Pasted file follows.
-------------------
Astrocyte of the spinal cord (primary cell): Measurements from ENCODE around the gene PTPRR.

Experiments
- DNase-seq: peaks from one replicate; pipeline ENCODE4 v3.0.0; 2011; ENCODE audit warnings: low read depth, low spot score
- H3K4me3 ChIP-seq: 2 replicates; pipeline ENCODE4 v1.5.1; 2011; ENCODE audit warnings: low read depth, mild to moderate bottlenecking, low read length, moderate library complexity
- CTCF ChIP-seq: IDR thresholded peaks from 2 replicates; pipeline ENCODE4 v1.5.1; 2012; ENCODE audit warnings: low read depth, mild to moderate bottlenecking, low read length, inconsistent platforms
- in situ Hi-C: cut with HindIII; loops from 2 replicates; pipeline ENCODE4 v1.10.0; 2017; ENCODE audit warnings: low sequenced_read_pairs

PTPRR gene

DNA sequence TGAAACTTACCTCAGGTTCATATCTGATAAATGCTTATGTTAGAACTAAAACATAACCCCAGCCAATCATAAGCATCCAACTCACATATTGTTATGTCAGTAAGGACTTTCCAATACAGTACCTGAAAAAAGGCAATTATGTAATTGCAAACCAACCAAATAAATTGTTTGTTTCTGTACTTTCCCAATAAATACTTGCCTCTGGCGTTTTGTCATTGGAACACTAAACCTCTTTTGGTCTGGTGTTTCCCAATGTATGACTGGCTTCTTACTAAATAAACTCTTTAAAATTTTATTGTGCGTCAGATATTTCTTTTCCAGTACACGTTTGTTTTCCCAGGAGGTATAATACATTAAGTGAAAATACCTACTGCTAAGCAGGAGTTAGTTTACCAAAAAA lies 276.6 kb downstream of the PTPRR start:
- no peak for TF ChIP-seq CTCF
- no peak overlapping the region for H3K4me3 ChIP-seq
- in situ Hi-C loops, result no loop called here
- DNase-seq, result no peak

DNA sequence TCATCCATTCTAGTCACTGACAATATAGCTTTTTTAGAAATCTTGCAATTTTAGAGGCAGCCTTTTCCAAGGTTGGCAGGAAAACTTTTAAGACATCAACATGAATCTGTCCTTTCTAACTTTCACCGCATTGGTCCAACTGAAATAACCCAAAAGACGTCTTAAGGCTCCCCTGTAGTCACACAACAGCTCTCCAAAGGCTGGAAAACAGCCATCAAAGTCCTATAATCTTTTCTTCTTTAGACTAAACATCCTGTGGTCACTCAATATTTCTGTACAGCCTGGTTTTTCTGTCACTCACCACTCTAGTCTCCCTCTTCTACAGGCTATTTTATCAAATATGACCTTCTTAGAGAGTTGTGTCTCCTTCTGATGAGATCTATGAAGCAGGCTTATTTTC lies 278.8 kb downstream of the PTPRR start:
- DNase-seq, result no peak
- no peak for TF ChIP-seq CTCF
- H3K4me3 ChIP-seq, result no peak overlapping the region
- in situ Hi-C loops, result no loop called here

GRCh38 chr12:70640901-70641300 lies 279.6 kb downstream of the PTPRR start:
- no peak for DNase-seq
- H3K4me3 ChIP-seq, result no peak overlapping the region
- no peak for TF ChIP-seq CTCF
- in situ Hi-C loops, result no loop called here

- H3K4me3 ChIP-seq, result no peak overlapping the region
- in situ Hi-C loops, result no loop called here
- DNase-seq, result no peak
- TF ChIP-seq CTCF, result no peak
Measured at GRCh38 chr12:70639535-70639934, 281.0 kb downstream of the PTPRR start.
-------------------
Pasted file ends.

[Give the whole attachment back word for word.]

Astrocyte of the spinal cord (primary cell): Measurements from ENCODE around the gene PTPRR.

Experiments
- DNase-seq: peaks from one replicate; pipeline ENCODE4 v3.0.0; 2011; ENCODE audit warnings: low read depth, low spot score
- H3K4me3 ChIP-seq: 2 replicates; pipeline ENCODE4 v1.5.1; 2011; ENCODE audit warnings: low read depth, mild to moderate bottlenecking, low read length, moderate library complexity
- CTCF ChIP-seq: IDR thresholded peaks from 2 replicates; pipeline ENCODE4 v1.5.1; 2012; ENCODE audit warnings: low read depth, mild to moderate bottlenecking, low read length, inconsistent platforms
- in situ Hi-C: cut with HindIII; loops from 2 replicates; pipeline ENCODE4 v1.10.0; 2017; ENCODE audit warnings: low sequenced_read_pairs

PTPRR gene

DNA sequence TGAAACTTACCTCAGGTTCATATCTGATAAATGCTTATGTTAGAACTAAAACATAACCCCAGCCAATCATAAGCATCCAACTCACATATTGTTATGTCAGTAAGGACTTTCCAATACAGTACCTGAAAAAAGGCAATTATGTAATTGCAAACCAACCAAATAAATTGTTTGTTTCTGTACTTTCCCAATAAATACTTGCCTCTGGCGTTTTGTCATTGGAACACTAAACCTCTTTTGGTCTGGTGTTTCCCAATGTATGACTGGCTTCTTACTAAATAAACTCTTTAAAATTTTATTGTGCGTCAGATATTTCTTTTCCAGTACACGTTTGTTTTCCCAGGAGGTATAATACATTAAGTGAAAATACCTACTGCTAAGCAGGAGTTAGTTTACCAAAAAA lies 276.6 kb downstream of the PTPRR start:
- no peak for TF ChIP-seq CTCF
- no peak overlapping the region for H3K4me3 ChIP-seq
- in situ Hi-C loops, result no loop called here
- DNase-seq, result no peak

DNA sequence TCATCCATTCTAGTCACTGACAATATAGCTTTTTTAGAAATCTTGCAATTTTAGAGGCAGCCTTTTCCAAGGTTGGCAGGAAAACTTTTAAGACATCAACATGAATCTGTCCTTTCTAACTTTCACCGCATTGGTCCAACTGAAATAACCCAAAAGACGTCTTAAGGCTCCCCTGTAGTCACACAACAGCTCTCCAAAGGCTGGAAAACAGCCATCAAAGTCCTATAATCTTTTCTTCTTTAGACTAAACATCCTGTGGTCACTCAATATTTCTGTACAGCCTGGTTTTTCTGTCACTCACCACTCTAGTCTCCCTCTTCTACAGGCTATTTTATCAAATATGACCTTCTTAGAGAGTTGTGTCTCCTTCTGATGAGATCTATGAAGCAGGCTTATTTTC lies 278.8 kb downstream of the PTPRR start:
- DNase-seq, result no peak
- no peak for TF ChIP-seq CTCF
- H3K4me3 ChIP-seq, result no peak overlapping the region
- in situ Hi-C loops, result no loop called here

GRCh38 chr12:70640901-70641300 lies 279.6 kb downstream of the PTPRR start:
- no peak for DNase-seq
- H3K4me3 ChIP-seq, result no peak overlapping the region
- no peak for TF ChIP-seq CTCF
- in situ Hi-C loops, result no loop called here

- H3K4me3 ChIP-seq, result no peak overlapping the region
- in situ Hi-C loops, result no loop called here
- DNase-seq, result no peak
- TF ChIP-seq CTCF, result no peak
Measured at GRCh38 chr12:70639535-70639934, 281.0 kb downstream of the PTPRR start.